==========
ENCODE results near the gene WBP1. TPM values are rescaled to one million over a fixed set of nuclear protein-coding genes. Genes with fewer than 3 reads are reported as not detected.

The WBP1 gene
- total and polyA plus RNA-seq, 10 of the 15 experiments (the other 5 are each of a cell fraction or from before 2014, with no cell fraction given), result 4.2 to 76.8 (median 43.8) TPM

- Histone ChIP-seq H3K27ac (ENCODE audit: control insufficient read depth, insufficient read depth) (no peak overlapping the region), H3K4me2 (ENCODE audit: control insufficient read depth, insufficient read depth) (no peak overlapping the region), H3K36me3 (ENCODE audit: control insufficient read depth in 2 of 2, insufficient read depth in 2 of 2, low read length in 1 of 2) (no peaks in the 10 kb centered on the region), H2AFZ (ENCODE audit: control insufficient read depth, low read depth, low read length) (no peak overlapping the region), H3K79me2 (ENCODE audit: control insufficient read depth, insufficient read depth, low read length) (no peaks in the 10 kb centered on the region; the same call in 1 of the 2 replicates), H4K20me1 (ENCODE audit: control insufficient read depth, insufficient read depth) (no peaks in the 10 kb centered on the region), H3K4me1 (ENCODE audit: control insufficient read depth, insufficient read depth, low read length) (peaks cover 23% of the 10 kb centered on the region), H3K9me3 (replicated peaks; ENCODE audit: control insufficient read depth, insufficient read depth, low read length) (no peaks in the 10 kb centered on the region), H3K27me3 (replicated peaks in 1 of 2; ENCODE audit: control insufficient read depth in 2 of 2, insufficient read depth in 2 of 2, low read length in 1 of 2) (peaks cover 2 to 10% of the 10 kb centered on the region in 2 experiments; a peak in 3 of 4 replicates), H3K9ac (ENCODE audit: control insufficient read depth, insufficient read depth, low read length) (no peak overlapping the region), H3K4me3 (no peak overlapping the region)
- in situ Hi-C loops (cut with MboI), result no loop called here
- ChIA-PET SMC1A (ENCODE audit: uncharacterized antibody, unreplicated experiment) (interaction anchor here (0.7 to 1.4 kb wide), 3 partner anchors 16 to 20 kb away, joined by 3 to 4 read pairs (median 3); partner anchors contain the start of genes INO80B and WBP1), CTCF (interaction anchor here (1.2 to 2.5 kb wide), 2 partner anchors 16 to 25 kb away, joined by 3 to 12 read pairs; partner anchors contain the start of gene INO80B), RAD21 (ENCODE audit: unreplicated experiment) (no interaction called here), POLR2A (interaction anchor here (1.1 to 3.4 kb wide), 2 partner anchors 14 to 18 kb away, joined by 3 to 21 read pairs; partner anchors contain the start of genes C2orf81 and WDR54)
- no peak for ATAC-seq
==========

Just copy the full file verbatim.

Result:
ENCODE results near the gene WBP1. TPM values are rescaled to one million over a fixed set of nuclear protein-coding genes. Genes with fewer than 3 reads are reported as not detected.

The WBP1 gene
- total and polyA plus RNA-seq, 10 of the 15 experiments (the other 5 are each of a cell fraction or from before 2014, with no cell fraction given), result 4.2 to 76.8 (median 43.8) TPM

- Histone ChIP-seq H3K27ac (ENCODE audit: control insufficient read depth, insufficient read depth) (no peak overlapping the region), H3K4me2 (ENCODE audit: control insufficient read depth, insufficient read depth) (no peak overlapping the region), H3K36me3 (ENCODE audit: control insufficient read depth in 2 of 2, insufficient read depth in 2 of 2, low read length in 1 of 2) (no peaks in the 10 kb centered on the region), H2AFZ (ENCODE audit: control insufficient read depth, low read depth, low read length) (no peak overlapping the region), H3K79me2 (ENCODE audit: control insufficient read depth, insufficient read depth, low read length) (no peaks in the 10 kb centered on the region; the same call in 1 of the 2 replicates), H4K20me1 (ENCODE audit: control insufficient read depth, insufficient read depth) (no peaks in the 10 kb centered on the region), H3K4me1 (ENCODE audit: control insufficient read depth, insufficient read depth, low read length) (peaks cover 23% of the 10 kb centered on the region), H3K9me3 (replicated peaks; ENCODE audit: control insufficient read depth, insufficient read depth, low read length) (no peaks in the 10 kb centered on the region), H3K27me3 (replicated peaks in 1 of 2; ENCODE audit: control insufficient read depth in 2 of 2, insufficient read depth in 2 of 2, low read length in 1 of 2) (peaks cover 2 to 10% of the 10 kb centered on the region in 2 experiments; a peak in 3 of 4 replicates), H3K9ac (ENCODE audit: control insufficient read depth, insufficient read depth, low read length) (no peak overlapping the region), H3K4me3 (no peak overlapping the region)
- in situ Hi-C loops (cut with MboI), result no loop called here
- ChIA-PET SMC1A (ENCODE audit: uncharacterized antibody, unreplicated experiment) (interaction anchor here (0.7 to 1.4 kb wide), 3 partner anchors 16 to 20 kb away, joined by 3 to 4 read pairs (median 3); partner anchors contain the start of genes INO80B and WBP1), CTCF (interaction anchor here (1.2 to 2.5 kb wide), 2 partner anchors 16 to 25 kb away, joined by 3 to 12 read pairs; partner anchors contain the start of gene INO80B), RAD21 (ENCODE audit: unreplicated experiment) (no interaction called here), POLR2A (interaction anchor here (1.1 to 3.4 kb wide), 2 partner anchors 14 to 18 kb away, joined by 3 to 21 read pairs; partner anchors contain the start of genes C2orf81 and WDR54)
- no peak for ATAC-seq